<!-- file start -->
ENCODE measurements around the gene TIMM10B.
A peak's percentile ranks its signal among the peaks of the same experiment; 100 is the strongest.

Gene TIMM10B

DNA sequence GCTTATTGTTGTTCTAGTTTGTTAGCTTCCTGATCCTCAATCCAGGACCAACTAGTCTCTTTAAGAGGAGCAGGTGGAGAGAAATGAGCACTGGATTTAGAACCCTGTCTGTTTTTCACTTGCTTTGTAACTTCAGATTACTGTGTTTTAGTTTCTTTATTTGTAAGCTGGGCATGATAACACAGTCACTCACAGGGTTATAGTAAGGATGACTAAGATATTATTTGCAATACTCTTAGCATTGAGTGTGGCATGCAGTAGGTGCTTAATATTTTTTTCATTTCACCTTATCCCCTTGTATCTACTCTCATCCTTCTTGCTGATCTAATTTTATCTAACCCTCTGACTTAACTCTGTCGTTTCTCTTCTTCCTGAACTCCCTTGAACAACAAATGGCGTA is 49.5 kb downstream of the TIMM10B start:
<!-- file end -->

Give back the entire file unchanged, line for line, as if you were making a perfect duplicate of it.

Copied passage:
ENCODE measurements around the gene TIMM10B.
A peak's percentile ranks its signal among the peaks of the same experiment; 100 is the strongest.

Gene TIMM10B

DNA sequence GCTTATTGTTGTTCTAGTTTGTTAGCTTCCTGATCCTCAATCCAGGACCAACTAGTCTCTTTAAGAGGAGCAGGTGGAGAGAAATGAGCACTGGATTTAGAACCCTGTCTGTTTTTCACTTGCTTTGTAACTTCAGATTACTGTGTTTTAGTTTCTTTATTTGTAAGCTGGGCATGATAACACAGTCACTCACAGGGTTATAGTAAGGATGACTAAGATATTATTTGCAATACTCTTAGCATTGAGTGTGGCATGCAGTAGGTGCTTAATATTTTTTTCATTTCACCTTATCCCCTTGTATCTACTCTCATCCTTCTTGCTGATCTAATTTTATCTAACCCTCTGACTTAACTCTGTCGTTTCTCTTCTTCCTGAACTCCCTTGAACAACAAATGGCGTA is 49.5 kb downstream of the TIMM10B start: